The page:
In a new plan to increase the hiring of ethnic minorities and women, the American Friends Service Committee has included a program to create a "supportive atmosphere for gay persons" within its staff and committees.

The plan defines a gay person as "a homosexual or bisexual individual." It adds that "the plan does not address the question of whether it is better to be gay or straight, but is based simply on the AFSC position which holds that people have equal rights."

The Quaker group and the National Gay Task Force believe thae plan is the first of its kind in the country.

Formed in 1906 to "put into practice Quaker beliefs," AFCS plans to seek actively the participations on its staffs of "open gay people." Goals call for a minimum of one such person in each of AFSC's 10 regional offices, and five in the national office in Philadelphia. The goals also call for a minimum of two gay persons on each committee within three years.

There are 16 national committees and "numerous other regional committees," according to Paul E. Brink, the group's information director.

"Though our board made the decision, some Quakers wouldn't agree with us on this," said Brink, explaining that AFSC is but one of many Quaker groups throughout the country.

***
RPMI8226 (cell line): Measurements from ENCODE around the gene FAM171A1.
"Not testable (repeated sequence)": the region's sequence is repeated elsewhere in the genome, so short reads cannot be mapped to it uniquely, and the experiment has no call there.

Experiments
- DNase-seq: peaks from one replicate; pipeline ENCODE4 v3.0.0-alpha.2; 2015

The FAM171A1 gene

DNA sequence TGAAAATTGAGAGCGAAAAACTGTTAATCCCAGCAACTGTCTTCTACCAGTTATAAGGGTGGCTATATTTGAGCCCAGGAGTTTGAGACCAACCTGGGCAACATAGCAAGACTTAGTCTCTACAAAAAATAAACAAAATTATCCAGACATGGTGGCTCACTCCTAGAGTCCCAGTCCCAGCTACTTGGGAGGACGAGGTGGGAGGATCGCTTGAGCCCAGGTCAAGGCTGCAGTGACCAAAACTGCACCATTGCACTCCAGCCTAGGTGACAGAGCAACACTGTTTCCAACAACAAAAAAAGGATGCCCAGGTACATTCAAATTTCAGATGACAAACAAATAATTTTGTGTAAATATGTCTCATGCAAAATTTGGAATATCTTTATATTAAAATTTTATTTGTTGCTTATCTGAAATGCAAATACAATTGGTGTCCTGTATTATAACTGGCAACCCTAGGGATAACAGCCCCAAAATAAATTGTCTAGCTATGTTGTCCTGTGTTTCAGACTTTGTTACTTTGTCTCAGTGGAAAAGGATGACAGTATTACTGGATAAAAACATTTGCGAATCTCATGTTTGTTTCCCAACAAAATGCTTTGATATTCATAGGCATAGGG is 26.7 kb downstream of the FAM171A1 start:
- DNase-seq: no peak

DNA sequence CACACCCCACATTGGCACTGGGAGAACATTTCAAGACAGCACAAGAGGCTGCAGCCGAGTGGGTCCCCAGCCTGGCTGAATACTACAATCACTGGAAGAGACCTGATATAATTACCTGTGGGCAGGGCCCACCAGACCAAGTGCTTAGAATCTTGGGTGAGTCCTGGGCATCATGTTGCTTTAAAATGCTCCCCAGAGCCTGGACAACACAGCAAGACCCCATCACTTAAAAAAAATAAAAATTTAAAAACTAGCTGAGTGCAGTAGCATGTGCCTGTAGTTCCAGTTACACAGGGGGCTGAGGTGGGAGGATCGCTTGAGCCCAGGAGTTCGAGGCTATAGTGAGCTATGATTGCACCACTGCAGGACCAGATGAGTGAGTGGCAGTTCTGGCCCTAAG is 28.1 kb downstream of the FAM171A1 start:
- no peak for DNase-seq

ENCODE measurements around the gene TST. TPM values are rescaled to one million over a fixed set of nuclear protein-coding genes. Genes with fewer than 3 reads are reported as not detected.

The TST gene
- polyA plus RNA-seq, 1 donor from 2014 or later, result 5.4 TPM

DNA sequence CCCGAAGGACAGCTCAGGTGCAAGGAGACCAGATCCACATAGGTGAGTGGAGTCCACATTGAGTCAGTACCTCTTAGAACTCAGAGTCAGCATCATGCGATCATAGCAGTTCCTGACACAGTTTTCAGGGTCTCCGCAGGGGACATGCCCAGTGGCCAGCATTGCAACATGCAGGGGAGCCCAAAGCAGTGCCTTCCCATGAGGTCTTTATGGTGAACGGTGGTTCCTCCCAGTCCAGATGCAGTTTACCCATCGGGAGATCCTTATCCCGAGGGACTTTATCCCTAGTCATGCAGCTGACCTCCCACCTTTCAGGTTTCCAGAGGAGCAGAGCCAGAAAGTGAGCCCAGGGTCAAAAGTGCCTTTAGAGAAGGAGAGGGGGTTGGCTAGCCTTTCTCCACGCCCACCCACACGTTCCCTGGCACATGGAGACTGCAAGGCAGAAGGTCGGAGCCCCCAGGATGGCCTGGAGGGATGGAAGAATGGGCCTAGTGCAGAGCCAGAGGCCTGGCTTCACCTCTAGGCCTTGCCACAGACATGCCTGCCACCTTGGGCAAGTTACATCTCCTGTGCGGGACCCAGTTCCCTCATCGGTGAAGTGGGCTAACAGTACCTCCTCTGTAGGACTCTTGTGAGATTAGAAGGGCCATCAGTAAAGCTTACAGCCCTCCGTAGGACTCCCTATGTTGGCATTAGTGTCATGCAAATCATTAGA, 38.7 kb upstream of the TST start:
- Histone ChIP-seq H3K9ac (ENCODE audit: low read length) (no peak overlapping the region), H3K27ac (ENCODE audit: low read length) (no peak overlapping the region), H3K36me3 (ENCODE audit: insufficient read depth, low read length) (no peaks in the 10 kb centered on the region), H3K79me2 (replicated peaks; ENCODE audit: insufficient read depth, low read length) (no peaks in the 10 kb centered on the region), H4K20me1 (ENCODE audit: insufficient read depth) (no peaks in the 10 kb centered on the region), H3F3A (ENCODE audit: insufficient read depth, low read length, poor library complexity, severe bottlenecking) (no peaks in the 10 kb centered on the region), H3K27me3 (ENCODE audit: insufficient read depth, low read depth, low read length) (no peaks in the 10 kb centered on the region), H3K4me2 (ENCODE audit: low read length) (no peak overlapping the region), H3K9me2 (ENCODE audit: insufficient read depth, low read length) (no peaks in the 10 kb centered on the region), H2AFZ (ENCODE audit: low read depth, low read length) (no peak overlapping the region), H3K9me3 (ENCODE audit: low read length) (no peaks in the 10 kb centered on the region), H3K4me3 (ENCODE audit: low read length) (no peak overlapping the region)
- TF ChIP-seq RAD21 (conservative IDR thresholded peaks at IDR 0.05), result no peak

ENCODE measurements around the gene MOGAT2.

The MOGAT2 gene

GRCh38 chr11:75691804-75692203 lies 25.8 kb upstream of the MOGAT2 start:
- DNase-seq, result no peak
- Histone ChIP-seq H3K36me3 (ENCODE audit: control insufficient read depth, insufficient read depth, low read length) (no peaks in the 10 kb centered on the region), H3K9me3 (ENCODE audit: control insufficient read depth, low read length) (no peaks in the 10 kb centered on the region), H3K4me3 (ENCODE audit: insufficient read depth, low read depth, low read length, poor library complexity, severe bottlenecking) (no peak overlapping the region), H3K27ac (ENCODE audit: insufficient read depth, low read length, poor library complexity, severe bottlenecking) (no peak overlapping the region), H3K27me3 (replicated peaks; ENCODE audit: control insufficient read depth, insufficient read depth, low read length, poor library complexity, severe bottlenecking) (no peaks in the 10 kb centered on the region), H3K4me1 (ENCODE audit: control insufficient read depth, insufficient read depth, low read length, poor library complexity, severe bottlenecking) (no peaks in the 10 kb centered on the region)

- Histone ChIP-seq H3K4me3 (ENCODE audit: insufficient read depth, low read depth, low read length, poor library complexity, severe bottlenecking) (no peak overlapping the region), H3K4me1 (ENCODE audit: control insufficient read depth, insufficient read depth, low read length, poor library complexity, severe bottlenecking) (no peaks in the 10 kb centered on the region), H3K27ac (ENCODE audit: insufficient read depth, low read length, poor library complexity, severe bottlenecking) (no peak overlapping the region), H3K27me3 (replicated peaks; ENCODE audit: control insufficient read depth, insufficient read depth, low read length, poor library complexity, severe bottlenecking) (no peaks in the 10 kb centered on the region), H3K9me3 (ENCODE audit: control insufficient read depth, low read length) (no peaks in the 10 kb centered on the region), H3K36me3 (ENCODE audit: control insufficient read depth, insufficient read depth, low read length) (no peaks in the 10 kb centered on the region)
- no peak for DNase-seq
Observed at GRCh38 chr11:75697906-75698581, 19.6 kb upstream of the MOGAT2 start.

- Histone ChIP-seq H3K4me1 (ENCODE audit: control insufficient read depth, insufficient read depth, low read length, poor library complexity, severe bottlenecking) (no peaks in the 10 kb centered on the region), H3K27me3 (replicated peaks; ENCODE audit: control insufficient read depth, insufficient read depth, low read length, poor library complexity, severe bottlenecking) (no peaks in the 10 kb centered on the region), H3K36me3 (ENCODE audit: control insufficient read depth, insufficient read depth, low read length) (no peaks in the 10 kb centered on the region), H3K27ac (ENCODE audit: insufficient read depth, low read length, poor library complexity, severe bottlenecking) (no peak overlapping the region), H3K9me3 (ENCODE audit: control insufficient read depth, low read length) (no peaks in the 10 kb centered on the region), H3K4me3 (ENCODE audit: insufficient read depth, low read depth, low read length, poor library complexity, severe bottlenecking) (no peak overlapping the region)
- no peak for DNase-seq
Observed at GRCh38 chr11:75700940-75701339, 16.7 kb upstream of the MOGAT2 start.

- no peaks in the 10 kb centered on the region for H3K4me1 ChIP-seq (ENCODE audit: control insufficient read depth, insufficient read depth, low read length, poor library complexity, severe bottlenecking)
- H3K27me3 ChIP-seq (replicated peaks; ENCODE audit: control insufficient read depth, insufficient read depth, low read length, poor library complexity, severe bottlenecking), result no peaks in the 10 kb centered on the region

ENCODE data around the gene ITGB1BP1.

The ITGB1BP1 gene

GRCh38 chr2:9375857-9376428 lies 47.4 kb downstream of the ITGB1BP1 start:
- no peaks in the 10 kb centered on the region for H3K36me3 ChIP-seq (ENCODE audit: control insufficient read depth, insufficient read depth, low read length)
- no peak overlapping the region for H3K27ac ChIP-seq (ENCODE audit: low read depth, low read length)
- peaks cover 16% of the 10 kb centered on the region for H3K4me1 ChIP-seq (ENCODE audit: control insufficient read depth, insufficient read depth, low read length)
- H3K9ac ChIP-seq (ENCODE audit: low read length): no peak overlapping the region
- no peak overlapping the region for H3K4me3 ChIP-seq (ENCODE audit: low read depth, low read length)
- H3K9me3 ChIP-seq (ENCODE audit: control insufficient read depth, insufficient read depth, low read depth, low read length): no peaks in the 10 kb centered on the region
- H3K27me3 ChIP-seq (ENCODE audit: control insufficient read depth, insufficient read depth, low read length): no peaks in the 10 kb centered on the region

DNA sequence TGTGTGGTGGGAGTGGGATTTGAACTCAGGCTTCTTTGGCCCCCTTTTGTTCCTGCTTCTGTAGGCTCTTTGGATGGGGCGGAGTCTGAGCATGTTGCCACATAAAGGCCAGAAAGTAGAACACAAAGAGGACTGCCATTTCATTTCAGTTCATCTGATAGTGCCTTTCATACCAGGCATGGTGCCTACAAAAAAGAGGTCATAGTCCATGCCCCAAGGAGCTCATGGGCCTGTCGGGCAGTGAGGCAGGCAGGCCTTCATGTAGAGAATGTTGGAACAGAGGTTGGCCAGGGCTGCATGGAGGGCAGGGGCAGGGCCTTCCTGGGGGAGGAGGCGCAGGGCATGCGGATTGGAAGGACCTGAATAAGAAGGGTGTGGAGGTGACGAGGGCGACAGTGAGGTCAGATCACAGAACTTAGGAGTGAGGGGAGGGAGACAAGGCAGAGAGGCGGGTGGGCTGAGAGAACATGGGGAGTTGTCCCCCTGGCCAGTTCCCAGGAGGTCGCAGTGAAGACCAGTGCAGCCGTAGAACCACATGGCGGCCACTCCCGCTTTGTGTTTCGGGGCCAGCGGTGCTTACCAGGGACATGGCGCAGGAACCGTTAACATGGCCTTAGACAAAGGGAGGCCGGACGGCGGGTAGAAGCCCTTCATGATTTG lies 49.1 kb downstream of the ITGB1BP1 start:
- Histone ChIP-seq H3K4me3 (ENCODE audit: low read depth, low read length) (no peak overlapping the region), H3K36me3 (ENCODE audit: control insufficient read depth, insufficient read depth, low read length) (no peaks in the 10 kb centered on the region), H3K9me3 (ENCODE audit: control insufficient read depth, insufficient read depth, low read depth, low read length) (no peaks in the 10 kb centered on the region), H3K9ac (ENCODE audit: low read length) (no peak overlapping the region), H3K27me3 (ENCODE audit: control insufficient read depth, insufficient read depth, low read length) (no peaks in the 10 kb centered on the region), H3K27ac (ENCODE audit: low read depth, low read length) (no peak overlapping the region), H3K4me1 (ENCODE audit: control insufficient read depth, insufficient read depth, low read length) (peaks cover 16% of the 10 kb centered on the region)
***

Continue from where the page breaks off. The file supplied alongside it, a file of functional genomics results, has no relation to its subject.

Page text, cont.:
The organization was made aware of its gay membership in September 1975, when four staff members distributed a letter revealing themselves as homosexual and asking that others be openminded about the fact. The 509-member staff now has 11 acknowledged homosexuals.

In June 1976, the AFSC created a committee to "consider oppression and discrimination on the basis of sexual orientation in addition to race and sex." From that came the new plan to add minorities.

A spokesman for the National Gay Task Force said the plan is "good" because "it doesn't stipulate numbers . . . as in traditional affirmative actions plans." He said traditional "affirmative action is (not) a good idea for restoring rights to gay people."

". . . The fear that we'll be found out and fired" is the problem with most affirmative action plans, according to an article in Equal Opportunity Forum written by the task force. "There is no way to take a census any group of employees - and find out which ones are gay - without violating anybody's privacy."

The plan will be implemented with the hiring of an affirmative action secretary. The five-year goal for ethnic group hiring - called "third world" by AFSC - is 20 percent of total employes. For women, the five year goal is 40 percent of total employees, AFSC now has 144 "third world" persons and 218 women among its 509 employes.